Software and modem distributor Quadtel is to dramatically scale back its business after succumbing to intense competition from fellow distributor Tech Pacific.
The final straw for ASX-listed Quadtel came last week when security software vendor Network Associates withdrew its distribution agreement with Quadtel and appointed Express Data's new online distributor, Express Online, for its McAfee range of products.
Network Associates marketing director Allan Bell said the vendor was aware of a changing focus in Quadtel's business strategy. Asked whether Quadtel was being replaced by Express Online, Bell said there was no link between the two events. Similarly, he talked down any suggestions that the move was the result of Quadtel's recent management change which saw software distribution dynamo Rodney Orrick leave the distributor to take up a post at mass-merchant Harvey Norman. "It is not a question of personalities," Bell said.
According to Bell, over the past 12 months Quadtel had been accounting for a "declining percentage" of retail sales of the McAfee product range, the bulk of which was now being pushed through Tech Pacific.
Bruce Ind, the current chief executive officer of Quadtel, was not surprised by the vendor's decision. "We knew this was coming," he said. "The split is amicable as far as we are concerned."
Ind said Quadtel once managed the entire distribution process for several high-profile software vendors, including the distribution of joint-marketing funds for the likes of Network Associates. But as soon as the distributor started winning more high-profile accounts such as Symantec, "Tech Pacific noticed". Over the next 12 months the broad-based distributor flexed its muscle in the retail space to steal this market share back, Ind said.
"We have to get away from competing against the likes of Tech Pacific," he said. "They will burn us every time. We have to go back to our roots -- to better-margin, niche products."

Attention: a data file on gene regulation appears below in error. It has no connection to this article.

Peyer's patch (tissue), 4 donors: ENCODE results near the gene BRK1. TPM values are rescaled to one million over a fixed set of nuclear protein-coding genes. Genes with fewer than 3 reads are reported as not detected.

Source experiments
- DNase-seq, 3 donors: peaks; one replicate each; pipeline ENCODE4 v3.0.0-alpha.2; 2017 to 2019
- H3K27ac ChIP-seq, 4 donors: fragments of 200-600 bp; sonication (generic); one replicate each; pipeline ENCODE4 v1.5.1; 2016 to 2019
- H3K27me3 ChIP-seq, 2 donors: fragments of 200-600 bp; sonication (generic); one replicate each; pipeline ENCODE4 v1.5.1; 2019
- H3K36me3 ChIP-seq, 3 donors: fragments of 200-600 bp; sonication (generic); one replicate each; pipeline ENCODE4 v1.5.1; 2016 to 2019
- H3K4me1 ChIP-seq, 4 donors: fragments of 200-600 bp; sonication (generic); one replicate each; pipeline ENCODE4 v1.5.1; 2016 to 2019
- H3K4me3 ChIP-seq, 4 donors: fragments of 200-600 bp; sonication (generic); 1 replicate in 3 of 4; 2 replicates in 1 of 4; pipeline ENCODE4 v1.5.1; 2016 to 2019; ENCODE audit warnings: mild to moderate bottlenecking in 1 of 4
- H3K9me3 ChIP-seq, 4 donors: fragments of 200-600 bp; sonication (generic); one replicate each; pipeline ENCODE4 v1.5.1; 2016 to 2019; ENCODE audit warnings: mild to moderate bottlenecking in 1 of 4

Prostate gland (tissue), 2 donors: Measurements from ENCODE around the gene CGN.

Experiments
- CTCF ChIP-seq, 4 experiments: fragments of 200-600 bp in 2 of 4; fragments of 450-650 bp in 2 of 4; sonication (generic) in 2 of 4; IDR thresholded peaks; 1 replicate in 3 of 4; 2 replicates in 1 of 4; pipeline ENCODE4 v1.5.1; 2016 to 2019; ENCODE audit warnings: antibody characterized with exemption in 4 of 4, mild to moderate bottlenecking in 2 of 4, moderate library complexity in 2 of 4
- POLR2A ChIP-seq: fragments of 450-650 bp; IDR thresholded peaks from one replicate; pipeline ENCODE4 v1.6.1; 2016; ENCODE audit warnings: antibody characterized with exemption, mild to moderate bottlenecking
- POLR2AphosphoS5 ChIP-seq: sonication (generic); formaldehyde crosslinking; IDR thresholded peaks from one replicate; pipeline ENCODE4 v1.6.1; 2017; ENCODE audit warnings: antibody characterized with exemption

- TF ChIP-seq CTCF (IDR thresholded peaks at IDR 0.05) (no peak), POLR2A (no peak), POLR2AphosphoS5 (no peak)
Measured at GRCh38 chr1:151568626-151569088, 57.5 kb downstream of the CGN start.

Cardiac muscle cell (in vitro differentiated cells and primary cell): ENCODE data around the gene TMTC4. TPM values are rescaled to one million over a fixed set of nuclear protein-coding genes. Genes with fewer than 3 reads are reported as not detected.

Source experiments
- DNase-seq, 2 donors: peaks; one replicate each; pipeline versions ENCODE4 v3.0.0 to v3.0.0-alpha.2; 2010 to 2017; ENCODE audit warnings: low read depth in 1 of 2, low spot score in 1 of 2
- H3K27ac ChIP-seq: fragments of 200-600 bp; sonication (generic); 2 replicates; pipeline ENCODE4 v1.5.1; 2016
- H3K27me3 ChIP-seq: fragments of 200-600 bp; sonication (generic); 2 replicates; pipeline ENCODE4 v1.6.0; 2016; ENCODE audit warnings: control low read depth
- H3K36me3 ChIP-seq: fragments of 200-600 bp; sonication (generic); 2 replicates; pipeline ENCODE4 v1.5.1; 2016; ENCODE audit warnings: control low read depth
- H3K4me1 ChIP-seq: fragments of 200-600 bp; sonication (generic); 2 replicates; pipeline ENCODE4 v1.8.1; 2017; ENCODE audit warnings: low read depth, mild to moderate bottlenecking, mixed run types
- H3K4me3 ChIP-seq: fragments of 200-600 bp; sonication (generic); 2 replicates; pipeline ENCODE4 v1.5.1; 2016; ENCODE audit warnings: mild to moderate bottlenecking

Ind said that with large software vendors moving elsewhere, Quadtel will now revert back to the original business model of Marketing Results, the company it acquired in early 2001. Under this business model, the company will generate profits from re-marketing software -- manufacturing and distributing of CDs loaded with software created and owned by other companies, and paying royalties to the owners of the intellectual property. Marketing Results has traditionally achieved strong results with this strategy, most notably with the Dragon suite of speech recognition software as well as several computer-based learning/training products.
As for the old Quadtel side of the business (i.e. the distribution of modems), Ind sees the DSL (digital subscriber line) market increasing but is wary of the intention of several vendors to "go direct". "I am not sure how long it will go on for," he said.
Ind said there has been some natural attrition of staff since Quadtel lost several high-profile accounts, but there is "more to look at" with regards to reducing expenses. He said there are also several legacies of Quadtel's past, such as the lease on its premises in North Sydney, that will soon be cut out.
The distributor is nonetheless positive about its future prospects. "Our revenue won't be as great, but our profitability will be much better," Ind promised.